This isn’t a perverse game of Simon Says. What I’ve got you to do is to form what is sometimes called the paddler’s box. No, it’s not dirty – this helps you to maintain good form and posture as you paddle. You can relax your grip now; this isn’t a white-knuckle adventure. But keeping that position allows you to use your torso to transfer force to the paddles effectively.
Now, the strokes!
This is the stroke that you use to go forward, natch. It is tripartite (what a word):
In the Catch, you use your torso and arm to reach the paddle blade forward on one side, and fully immerse it in the water near where your feet are. You should try to slice it in gently, rather than splash it manically – this means less wasted energy and less water all over you.
Then, using torso and arms again, draw the paddle blade back on one side and push the other end of the paddle forwards. This is the Power.
Then Release by drawing the blade out of the water just as your hand reaches the level of your waist or hip, again with a slice rather than a splash.
Hey, neat – you’re now in the correct position to immerse the opposite side’s blade. Just rinse, and repeat.
- If you keep an eye on the blade in the water, to begin with, you may find it easier but you will need to get used to watching where you are going too.
- Use your core muscles more than your arms – your arms are weak and puny compared to all the muscles in your trunk, and they will tire out much more quickly.
- Keep the paddle blade nice and vertical throughout the stroke – it’s more efficient this way and will keep you straight.
By Isles Yacht Club [CC BY 2.0 (http://creativecommons.org/licenses/by/2.0)], via Wikimedia Commons
To either slow down or go backwards, use the reverse stroke.
As the name suggests, the reverse stroke is basically the reverse of the forward stroke. First, drop the blade into the water neatly, use the power of your torso to push it forward (and draw back on the other side), then slice the blade out of the water.
Repeat on the other side.
Similar to the forward stroke, immerse the blade fully at the level of your feet then draw it back in a wide, sweeping arc.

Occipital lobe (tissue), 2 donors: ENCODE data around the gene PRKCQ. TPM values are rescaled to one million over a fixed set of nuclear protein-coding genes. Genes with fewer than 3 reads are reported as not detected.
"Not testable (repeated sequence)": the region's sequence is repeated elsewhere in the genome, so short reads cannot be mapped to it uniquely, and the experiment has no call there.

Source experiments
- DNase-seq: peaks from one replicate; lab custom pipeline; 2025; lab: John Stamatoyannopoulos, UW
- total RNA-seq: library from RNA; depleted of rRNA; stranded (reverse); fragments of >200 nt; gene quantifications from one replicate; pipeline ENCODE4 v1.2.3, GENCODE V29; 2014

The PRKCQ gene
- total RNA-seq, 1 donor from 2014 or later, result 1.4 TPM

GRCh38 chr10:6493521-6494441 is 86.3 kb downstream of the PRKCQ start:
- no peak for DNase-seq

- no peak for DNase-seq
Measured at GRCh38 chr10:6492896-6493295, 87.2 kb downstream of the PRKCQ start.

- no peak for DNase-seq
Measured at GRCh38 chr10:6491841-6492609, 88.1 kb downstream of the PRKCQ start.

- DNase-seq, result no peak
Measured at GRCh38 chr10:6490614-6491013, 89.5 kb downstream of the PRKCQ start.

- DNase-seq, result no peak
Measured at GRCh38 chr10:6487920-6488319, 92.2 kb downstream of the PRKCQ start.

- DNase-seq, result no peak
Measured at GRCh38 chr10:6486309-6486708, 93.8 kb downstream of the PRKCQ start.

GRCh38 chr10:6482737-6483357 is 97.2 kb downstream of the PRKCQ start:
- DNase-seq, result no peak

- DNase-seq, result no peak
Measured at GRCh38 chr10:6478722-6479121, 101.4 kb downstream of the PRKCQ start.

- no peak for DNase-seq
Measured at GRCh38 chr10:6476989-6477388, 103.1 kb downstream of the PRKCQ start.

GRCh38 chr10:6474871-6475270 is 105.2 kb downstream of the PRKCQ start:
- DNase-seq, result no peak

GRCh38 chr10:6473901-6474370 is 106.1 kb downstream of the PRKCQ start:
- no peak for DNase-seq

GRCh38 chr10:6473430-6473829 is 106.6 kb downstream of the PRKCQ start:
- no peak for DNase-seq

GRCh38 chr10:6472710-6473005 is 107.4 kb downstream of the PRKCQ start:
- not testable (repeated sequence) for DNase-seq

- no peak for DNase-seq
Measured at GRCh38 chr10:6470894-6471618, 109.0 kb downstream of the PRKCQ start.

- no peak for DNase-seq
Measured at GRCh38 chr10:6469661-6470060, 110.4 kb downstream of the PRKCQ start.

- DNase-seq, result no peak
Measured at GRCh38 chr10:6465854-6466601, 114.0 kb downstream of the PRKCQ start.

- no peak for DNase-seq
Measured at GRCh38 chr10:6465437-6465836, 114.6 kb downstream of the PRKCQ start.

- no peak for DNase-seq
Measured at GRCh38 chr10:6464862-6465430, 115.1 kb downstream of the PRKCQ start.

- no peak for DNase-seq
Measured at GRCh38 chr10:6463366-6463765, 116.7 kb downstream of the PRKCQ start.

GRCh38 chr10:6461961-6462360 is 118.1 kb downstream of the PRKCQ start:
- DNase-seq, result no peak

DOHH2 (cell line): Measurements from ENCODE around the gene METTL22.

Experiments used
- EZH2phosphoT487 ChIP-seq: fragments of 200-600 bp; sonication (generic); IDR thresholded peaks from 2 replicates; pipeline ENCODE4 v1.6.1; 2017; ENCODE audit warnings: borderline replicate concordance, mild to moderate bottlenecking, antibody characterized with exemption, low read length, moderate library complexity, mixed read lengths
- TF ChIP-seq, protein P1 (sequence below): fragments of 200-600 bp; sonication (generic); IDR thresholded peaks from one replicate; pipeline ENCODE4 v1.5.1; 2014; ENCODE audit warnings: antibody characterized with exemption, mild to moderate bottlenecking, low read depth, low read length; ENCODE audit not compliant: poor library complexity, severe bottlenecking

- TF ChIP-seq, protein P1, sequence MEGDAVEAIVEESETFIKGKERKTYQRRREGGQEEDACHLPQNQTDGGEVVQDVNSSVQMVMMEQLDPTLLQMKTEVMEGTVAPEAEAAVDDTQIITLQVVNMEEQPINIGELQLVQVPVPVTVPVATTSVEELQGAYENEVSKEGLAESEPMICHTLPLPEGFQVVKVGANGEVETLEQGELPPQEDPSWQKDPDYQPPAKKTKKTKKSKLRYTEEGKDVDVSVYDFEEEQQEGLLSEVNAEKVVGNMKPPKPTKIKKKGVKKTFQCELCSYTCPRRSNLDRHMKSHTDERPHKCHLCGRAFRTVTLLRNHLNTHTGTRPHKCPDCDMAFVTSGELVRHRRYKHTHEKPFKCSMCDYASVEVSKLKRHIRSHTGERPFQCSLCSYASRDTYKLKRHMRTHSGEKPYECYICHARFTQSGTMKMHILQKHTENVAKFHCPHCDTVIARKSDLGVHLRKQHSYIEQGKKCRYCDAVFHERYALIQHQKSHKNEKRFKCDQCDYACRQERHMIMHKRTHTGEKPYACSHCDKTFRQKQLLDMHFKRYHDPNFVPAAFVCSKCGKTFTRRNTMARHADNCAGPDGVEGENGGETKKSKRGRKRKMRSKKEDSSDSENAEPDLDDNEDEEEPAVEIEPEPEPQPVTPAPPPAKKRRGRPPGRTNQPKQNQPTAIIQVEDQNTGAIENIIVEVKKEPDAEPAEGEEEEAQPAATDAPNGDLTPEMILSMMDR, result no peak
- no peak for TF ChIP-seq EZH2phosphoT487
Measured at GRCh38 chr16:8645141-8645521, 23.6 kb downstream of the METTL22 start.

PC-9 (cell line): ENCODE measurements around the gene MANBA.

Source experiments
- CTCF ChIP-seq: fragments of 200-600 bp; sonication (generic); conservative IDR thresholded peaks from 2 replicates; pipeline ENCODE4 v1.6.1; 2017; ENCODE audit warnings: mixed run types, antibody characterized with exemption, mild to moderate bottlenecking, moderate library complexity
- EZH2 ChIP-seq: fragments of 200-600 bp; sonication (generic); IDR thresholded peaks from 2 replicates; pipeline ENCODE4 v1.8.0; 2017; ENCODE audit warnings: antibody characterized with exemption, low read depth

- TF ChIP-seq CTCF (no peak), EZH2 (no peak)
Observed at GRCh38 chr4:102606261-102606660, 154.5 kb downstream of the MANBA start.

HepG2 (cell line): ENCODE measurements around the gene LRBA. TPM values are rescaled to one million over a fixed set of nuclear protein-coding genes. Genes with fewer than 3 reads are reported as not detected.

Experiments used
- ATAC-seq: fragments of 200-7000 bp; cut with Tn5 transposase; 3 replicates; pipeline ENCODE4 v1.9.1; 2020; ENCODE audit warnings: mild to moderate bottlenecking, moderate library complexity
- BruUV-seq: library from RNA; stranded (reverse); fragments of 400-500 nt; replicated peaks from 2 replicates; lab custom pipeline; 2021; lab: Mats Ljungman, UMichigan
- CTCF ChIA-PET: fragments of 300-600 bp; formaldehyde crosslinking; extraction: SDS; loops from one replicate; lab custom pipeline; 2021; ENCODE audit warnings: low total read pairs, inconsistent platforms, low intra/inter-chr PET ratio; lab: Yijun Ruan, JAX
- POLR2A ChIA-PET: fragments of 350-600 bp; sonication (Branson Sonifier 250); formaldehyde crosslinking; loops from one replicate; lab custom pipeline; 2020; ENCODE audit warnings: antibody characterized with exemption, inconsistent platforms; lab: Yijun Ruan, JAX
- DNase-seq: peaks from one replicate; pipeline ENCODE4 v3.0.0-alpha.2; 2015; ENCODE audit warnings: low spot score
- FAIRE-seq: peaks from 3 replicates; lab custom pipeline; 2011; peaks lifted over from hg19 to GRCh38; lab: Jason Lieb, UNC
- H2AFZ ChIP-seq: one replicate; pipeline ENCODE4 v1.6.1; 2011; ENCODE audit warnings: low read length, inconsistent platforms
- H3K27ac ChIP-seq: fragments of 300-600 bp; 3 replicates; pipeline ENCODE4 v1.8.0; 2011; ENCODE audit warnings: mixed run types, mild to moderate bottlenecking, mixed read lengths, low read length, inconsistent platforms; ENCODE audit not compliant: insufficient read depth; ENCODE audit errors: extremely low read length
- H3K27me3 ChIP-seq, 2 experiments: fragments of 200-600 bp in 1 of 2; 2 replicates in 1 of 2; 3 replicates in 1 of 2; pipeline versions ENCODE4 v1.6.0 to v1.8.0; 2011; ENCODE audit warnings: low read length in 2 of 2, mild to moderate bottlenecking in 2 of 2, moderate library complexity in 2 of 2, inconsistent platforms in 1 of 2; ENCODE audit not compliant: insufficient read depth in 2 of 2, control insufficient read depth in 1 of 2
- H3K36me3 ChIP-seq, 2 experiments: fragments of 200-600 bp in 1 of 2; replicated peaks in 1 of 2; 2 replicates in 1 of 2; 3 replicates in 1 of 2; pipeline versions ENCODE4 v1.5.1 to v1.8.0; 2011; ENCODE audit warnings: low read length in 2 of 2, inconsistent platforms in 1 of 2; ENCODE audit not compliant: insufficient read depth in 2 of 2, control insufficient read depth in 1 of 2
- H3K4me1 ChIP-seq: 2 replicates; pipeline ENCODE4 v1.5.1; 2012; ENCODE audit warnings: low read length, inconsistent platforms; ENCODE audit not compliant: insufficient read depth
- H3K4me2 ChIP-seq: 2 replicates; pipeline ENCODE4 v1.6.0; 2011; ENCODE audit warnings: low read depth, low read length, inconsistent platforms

If you sweep on the left-hand side, the prow of your yak will turn to the right. And vice versa.
The difference with the forward stroke is the big, wide arc and also you don’t release until the paddle blade is way behind you at the nadir of your arc (behind you, pretty much).
You can sweep again if you need to, or resume forward strokes.
You’re getting the hang of this now, aren’t you? This is an easy one then.
Imagine if you are approaching a pier or a riverbank or something and you are parallel to it. You just want to scoot a little closer to it, what do you do?
Yeah, you’ve got it – immerse the tip of the blade to the side of your yak, and draw the tip of the blade through the water towards you.
Don’t hit the hull of your boat, and don’t accidentally use the paddle shaft as a lever to capsize yourself (you’ll know what I mean if it happens). If you do hit your boat, just relax and draw the paddle out of the water without dragging it.
As I said above, make sure you use your torso and not your arms. Obviously, you don’t have to let your arms go totally floppy like wet noodles, but also don’t keep your torso rigid like you’re standing to attention on parade. Use the power of your core muscles to power your yak.
The other thing you often find beginners doing, and it’s something I hinted at when I mentioned my first inflatable kayak experience above, is getting sloppy. Your first few strokes are going to be perfect, probably – but you start getting tired, or excited about the trip, or just plain forget to pay attention. Then your blades start going through the water at an angle, or you stop short, or stroke too far. This really has an effect, so pay attention to your stroke until it’s a habit.
By Laubenstein Ronald, U.S. Fish and Wildlife Service [Public domain], via Wikimedia Commons
There are plenty of other little bits you’ll pick up as you learn, for instance using your paddle as a bow rudder to control your direction, or letting it drag to turn you.
But that’s about it for the basics. The above should get you going forward, backwards, and even side to side. Heck, if you figure out how to go up down in a kayak let me know!